“I figured that I hadn’t withheld any knowledge about instruments, so that’s why I’m trying to learn guitar, which is pretty fucked. I’d say that’s probably the hardest thing I’ve dealt with. That and money.”

I could sing anything on my voice or create any drum beat, and then just go to a computer and work that out. But it’s not a very natural process.

When asked how he managed to become a musician without learning an instrument, he says it’s been pretty organic. But it certainly hasn’t been easy.

“I could sing anything on my voice or create any drum beat, and then just go to a computer and work that out. But it’s not a very natural process, and it’s not a very quick process I’ve found. It means you get the initial ideas out quickly, and that’s good because that’s how I write, but then you have to spend the time to make it sound good and what works for that, and that’s not an aspect of music that I particularly enjoy.”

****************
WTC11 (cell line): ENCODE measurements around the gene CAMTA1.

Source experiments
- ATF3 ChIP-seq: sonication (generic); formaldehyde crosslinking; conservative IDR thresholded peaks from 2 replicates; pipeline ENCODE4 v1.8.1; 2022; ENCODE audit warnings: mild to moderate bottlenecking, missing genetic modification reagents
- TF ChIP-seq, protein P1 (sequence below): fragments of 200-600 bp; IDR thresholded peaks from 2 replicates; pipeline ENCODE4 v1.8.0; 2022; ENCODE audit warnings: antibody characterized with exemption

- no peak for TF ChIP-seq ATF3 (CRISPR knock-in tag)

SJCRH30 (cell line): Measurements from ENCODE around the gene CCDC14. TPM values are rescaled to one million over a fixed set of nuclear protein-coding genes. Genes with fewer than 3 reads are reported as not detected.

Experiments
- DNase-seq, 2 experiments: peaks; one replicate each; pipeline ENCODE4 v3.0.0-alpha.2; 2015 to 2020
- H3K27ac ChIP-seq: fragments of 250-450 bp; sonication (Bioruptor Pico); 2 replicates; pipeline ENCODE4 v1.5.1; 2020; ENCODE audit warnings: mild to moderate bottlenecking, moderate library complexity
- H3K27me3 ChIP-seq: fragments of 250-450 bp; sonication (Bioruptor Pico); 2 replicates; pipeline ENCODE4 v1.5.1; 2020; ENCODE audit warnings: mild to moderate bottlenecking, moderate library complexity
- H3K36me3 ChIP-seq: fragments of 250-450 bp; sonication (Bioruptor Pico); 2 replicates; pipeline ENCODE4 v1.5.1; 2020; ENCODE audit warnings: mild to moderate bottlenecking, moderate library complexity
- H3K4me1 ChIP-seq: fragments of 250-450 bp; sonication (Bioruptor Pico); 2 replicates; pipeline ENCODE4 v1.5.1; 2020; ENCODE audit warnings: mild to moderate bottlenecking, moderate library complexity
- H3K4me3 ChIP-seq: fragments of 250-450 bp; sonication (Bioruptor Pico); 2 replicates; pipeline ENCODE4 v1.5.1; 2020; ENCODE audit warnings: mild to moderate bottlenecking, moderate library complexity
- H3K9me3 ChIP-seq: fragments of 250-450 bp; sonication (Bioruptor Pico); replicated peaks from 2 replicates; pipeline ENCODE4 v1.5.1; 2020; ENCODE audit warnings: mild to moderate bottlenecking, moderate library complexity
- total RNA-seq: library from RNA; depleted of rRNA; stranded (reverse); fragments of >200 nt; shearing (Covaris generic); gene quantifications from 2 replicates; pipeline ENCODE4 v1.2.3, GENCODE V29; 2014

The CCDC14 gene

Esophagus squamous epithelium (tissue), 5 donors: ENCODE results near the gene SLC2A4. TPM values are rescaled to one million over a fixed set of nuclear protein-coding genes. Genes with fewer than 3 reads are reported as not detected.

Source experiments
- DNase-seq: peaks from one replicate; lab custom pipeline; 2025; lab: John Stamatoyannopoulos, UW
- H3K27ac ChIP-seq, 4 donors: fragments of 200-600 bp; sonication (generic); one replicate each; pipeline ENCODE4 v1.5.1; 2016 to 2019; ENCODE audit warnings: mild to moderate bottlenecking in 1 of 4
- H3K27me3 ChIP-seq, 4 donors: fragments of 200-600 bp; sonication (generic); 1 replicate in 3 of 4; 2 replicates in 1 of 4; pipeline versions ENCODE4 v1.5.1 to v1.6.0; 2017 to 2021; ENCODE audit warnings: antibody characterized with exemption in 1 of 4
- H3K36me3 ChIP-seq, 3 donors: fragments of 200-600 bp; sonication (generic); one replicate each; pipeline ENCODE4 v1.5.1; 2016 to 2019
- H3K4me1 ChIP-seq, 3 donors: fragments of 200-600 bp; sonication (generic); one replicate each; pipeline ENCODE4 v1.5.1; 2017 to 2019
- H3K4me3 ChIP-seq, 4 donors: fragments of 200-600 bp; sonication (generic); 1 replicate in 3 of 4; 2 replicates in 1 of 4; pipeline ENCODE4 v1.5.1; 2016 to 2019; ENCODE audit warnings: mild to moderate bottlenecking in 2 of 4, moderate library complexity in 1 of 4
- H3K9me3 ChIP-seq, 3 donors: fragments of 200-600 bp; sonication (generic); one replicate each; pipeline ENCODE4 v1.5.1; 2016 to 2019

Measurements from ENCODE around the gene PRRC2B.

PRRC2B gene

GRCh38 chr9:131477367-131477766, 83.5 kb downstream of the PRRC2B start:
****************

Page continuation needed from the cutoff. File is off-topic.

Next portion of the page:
The live shows, on the other hand, are something he is definitely passionate about. Though Northeast Party House just played Groovin The Moo, and they’ve been around the festival scene for many years, Hamilton-Reeves says there’s something about a more intimate show that can’t be beaten.

“The big shows are definitely satisfying – to see so many people enjoying something that you’ve created is amazing – but you find sometimes that the small shows surprise you and it’s a lot more intimate so it gives you lots of energy.”

But next on the agenda, Hamilton-Reeves says it’s time for Northeast Party House to relax for a bit and focus on getting better before they hit the studio again.

“It’s really easy to fall into a trap of trying to pump things out, but it’s also really important to just sit back and reflect on what you guys have done and think about what you’re going to do next, and how you’re going to do it better, then try to achieve that.”

Because at the end of the day, as he puts it, “We’re just a happy band having a good ol’ time.”

Northeast Party House play the Factory Theatre on Friday May 26. Dare is out now through Stop Start/Inertia.